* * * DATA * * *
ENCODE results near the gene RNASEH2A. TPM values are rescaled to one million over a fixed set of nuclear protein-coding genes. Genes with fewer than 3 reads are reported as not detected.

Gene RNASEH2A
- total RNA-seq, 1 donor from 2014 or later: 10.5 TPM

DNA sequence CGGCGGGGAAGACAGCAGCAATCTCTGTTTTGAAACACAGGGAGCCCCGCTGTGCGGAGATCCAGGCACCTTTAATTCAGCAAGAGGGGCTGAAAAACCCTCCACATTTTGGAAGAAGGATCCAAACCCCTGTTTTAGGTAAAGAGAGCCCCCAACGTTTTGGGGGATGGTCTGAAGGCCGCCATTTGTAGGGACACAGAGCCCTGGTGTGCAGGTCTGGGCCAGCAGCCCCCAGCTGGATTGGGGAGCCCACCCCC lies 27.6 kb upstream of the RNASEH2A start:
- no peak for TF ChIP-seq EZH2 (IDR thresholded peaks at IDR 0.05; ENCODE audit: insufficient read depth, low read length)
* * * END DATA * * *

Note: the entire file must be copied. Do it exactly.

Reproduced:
ENCODE results near the gene RNASEH2A. TPM values are rescaled to one million over a fixed set of nuclear protein-coding genes. Genes with fewer than 3 reads are reported as not detected.

Gene RNASEH2A
- total RNA-seq, 1 donor from 2014 or later: 10.5 TPM

DNA sequence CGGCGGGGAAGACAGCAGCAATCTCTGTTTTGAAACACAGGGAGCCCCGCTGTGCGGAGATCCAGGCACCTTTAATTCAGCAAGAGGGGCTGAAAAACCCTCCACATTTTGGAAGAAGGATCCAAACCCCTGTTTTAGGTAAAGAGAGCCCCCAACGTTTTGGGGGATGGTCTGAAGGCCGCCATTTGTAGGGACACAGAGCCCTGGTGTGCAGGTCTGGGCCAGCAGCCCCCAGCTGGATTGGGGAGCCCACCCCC lies 27.6 kb upstream of the RNASEH2A start:
- no peak for TF ChIP-seq EZH2 (IDR thresholded peaks at IDR 0.05; ENCODE audit: insufficient read depth, low read length)